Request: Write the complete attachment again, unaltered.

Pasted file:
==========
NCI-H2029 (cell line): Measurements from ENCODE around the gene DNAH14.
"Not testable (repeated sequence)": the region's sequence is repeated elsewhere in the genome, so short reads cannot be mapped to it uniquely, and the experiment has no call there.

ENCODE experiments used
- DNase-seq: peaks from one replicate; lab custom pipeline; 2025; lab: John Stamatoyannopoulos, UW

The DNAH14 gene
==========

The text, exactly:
NCI-H2029 (cell line): Measurements from ENCODE around the gene DNAH14.
"Not testable (repeated sequence)": the region's sequence is repeated elsewhere in the genome, so short reads cannot be mapped to it uniquely, and the experiment has no call there.

ENCODE experiments used
- DNase-seq: peaks from one replicate; lab custom pipeline; 2025; lab: John Stamatoyannopoulos, UW

The DNAH14 gene